Should we celebrate Thanksgiving?
Once the buffalo roamed the plains and the earth trembled beneath them. Once the passenger pigeons were as numerous as the grains of sand. Once the forests cloaked the Northeast in silent majesty.
The Europeans came. Unfortunately, the Native Americans didn’t have a big, beautiful wall to keep them out. They actually taught their new neighbors how to grow crops and survive in their new land. No good deed goes unpunished.
Hundreds of years later, we can talk about the Trail of Tears and the Indian Removal Act, discuss The Last of the Mohicans and The Lone Ranger… but what remains of Native American culture?
It’s not that Native Americans were some ideal people. They were human beings, just like the rest of us. And white people weren’t evil. Most were escaping persecution or poverty and wanted a better life for their children.
If we have sympathy for Mexican or Central American or Laotian immigrants to the United States, we have to also have sympathy for the Irish escaping the Potato Famine or Germans fleeing religious persecution.
Yet should we have a holiday that seems to glorify the extinction of a people, and myriads of Native cultures?
I used to live in New York City. It’s a food mecca. I could find amazing Italian food, kosher street food and authentic Salvadoran fare. I could try yak meat curry in a Nepalese restaurant and Thai spiced grasshoppers and woodworms. In my neighborhood growing up, there was a Greek bakery, a Chinese butcher with whole chickens in the window and an Indian sweet shop.
Yet before the Italian and Indian and Greek immigrants came to New York, it belonged to the Lenape, Rockaway and Canarsie tribes. Where are their restaurants? Do we even know what kind of cuisine they ate? And that’s just the tip of the iceberg.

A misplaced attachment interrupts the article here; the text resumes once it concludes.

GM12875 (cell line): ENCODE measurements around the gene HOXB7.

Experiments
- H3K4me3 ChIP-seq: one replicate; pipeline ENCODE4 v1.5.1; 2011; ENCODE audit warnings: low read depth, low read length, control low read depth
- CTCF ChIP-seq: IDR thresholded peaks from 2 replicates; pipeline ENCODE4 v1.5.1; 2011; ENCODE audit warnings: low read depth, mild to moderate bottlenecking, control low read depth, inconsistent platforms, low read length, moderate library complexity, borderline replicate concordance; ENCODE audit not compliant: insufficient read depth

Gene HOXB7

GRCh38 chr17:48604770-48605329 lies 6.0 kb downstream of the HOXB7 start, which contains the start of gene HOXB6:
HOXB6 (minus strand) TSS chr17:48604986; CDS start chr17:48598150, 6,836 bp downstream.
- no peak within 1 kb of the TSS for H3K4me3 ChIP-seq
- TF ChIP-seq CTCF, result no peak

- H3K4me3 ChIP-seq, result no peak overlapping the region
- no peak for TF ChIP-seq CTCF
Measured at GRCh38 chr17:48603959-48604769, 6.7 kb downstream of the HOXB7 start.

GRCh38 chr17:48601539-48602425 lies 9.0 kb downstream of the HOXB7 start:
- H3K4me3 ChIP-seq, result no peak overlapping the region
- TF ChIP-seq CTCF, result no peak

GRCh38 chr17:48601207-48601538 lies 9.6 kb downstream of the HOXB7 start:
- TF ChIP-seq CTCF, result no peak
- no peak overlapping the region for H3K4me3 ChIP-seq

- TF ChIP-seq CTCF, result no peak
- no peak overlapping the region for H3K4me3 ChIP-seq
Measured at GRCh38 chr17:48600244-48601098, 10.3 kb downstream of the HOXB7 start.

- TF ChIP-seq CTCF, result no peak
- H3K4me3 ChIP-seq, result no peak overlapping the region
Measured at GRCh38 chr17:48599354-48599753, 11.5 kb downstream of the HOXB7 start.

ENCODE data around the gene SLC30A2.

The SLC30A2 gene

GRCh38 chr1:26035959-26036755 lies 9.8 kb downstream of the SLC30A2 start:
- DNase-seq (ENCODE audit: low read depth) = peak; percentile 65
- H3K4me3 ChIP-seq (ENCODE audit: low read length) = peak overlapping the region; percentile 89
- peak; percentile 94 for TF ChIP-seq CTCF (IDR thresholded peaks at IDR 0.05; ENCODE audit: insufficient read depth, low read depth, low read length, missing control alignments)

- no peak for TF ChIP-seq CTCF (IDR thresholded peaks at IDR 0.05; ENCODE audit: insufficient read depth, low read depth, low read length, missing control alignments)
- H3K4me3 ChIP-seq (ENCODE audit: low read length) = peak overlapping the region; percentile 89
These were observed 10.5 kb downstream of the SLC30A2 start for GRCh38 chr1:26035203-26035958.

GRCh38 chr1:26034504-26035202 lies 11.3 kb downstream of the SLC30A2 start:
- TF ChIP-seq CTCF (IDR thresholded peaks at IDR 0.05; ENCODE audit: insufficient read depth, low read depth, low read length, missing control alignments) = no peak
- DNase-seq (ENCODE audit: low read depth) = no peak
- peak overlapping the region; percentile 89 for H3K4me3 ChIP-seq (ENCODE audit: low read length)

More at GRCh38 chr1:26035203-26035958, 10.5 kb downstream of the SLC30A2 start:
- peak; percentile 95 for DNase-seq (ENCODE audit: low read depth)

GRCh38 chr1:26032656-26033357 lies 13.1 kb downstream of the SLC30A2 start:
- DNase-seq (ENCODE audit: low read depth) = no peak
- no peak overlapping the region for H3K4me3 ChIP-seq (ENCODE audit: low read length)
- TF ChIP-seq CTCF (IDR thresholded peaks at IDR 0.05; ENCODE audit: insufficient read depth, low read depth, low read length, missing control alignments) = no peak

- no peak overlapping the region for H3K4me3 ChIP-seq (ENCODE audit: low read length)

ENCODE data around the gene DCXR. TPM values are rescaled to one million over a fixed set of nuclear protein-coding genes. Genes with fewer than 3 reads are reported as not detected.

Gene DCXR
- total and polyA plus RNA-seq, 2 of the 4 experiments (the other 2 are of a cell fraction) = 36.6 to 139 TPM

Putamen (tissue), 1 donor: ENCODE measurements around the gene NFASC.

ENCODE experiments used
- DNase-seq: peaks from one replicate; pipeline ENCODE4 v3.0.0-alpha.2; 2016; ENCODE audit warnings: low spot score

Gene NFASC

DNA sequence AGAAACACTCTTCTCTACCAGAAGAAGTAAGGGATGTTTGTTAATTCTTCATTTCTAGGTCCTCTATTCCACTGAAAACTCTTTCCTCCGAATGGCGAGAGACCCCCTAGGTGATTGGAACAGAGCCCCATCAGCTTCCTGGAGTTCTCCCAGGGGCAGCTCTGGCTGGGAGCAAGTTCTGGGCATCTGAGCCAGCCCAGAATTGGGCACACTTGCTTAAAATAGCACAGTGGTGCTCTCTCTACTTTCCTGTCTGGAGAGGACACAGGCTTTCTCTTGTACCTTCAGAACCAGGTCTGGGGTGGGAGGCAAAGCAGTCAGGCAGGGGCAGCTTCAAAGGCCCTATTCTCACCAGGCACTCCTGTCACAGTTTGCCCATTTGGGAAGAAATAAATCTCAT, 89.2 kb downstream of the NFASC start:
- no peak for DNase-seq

What is left of Native American culture?
This is not about guilt. First off, guilt is useless. Feeling bad about it won’t bring anything back. Besides, my parents came from India. My people were the ones Columbus was trying to get to, when he came to America. I think we dodged a bullet there.
Even the descendants of those who came over on the Mayflower shouldn’t feel guilty. You can’t blame someone for something that happened hundreds of years before they were born. It’s a good thing too, because we’ve all got a Simon Legree in our family tree somewhere.
But maybe this year, when I gather with friends and family to celebrate Thanksgiving, I’ll say a prayer for the first inhabitants of this land I call home. I’ll remember them with solemnity and respect. And I’ll celebrate gratitude for the blessings I have, but not the losses suffered by others. I’ll try to learn more about their culture, because they should also be remembered. This was their land once, from sea to shining sea.